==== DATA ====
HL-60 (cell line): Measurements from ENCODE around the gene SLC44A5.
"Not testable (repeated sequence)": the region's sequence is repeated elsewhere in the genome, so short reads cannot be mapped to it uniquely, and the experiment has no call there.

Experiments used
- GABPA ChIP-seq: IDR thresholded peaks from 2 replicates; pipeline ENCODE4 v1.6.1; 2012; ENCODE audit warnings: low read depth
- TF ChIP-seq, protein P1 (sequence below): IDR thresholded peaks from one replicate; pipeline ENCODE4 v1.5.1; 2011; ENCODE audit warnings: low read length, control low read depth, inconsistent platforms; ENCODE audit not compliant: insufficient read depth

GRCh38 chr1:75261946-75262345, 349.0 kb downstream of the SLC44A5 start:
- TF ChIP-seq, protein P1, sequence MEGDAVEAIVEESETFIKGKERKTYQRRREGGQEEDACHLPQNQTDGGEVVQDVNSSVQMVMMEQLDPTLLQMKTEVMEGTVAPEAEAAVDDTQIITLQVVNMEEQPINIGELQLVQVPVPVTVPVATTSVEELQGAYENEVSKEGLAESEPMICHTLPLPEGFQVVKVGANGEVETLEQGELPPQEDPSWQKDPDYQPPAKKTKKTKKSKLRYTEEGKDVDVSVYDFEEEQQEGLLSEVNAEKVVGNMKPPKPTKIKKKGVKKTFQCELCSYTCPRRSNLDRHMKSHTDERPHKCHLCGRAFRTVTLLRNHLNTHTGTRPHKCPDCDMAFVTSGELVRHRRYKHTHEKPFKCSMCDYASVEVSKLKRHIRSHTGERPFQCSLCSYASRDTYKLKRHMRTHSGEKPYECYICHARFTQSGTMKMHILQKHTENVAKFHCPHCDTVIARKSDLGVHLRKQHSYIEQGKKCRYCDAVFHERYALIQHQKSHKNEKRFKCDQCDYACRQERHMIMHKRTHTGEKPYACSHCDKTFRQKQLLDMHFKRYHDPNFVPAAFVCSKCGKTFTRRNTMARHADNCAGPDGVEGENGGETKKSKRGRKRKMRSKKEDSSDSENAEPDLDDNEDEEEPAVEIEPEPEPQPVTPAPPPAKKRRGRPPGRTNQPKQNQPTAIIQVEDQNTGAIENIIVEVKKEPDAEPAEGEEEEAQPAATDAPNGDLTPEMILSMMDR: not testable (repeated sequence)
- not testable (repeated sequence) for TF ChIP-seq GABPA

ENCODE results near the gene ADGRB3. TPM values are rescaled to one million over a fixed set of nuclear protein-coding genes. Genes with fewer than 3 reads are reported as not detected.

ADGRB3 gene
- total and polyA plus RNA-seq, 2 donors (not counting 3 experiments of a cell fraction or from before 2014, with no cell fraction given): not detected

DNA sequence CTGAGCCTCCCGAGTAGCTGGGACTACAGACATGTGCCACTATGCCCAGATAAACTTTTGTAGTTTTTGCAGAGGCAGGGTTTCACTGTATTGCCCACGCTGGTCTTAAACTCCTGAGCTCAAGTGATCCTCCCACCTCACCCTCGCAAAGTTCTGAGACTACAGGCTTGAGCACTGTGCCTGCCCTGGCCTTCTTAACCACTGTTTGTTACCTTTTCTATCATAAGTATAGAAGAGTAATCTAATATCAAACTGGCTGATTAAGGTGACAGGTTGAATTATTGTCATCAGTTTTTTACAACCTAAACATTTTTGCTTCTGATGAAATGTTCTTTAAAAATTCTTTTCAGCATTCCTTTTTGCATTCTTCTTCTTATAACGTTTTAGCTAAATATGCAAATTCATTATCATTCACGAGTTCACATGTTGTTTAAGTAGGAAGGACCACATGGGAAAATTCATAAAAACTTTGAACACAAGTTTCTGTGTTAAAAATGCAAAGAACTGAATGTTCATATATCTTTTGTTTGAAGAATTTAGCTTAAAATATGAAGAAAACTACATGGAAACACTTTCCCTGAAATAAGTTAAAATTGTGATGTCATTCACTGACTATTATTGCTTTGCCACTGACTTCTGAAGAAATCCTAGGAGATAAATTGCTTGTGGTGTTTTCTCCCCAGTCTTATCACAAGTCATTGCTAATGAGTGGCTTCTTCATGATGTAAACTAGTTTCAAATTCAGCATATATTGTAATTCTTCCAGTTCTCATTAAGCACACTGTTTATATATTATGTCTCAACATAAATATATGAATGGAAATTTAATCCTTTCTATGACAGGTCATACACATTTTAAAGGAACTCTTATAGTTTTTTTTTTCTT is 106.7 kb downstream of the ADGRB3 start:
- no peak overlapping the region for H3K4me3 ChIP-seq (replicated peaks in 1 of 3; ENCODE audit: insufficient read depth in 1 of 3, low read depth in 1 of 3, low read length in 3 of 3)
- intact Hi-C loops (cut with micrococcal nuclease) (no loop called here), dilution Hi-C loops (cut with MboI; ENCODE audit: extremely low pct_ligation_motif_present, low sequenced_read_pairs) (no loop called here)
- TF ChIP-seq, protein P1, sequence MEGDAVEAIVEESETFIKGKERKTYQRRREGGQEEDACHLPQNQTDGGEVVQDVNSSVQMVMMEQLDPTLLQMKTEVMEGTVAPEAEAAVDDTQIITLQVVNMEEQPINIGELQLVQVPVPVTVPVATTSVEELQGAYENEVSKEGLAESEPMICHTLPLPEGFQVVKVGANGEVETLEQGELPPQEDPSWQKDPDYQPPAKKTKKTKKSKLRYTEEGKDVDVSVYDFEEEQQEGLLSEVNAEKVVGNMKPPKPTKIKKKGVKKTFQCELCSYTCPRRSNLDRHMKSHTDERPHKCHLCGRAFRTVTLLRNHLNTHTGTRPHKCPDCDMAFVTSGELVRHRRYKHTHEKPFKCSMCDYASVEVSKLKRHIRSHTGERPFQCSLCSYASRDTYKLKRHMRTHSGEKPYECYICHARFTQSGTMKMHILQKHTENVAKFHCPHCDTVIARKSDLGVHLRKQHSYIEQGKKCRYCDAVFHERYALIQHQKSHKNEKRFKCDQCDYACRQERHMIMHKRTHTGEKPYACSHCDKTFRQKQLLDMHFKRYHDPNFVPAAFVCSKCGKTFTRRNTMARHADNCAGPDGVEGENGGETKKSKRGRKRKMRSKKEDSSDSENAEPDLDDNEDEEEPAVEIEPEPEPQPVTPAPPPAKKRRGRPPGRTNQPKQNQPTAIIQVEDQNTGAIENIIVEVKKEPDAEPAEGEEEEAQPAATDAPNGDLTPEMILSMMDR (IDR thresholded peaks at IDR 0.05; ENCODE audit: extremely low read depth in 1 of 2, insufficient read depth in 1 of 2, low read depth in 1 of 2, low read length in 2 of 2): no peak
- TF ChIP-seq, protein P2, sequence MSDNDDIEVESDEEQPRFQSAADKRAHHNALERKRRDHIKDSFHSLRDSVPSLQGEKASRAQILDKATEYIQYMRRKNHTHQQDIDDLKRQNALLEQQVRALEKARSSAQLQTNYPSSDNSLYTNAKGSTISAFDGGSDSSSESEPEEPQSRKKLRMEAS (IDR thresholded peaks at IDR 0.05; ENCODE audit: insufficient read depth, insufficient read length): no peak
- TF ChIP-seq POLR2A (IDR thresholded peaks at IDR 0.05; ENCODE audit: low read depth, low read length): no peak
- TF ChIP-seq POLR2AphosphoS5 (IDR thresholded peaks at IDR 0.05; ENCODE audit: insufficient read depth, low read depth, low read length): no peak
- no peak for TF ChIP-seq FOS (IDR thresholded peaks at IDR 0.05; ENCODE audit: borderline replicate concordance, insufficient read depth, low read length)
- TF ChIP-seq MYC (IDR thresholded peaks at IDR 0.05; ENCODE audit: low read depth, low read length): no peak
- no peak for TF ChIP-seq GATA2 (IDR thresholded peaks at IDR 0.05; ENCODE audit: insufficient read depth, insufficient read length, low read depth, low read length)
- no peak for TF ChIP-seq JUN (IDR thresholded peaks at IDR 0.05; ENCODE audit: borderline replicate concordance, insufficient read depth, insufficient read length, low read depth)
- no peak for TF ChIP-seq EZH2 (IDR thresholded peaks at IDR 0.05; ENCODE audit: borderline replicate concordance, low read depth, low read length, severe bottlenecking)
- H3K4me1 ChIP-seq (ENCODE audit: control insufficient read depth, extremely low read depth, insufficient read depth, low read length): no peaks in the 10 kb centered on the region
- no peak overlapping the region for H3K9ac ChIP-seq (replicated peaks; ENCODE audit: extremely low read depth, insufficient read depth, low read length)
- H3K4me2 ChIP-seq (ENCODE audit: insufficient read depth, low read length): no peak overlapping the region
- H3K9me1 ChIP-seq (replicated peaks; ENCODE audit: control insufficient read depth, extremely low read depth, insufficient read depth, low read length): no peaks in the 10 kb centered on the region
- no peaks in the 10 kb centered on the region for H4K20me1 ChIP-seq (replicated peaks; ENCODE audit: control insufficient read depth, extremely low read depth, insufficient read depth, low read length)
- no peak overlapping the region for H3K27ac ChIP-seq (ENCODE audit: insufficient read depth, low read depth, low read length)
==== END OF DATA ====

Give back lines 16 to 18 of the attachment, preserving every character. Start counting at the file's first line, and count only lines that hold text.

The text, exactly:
- TF ChIP-seq, protein P2, sequence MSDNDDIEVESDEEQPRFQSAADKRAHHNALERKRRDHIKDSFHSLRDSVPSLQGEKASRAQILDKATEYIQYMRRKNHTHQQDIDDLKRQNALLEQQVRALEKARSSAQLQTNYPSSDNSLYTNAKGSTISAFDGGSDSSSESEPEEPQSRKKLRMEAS (IDR thresholded peaks at IDR 0.05; ENCODE audit: insufficient read depth, insufficient read length): no peak
- TF ChIP-seq POLR2A (IDR thresholded peaks at IDR 0.05; ENCODE audit: low read depth, low read length): no peak
- TF ChIP-seq POLR2AphosphoS5 (IDR thresholded peaks at IDR 0.05; ENCODE audit: insufficient read depth, low read depth, low read length): no peak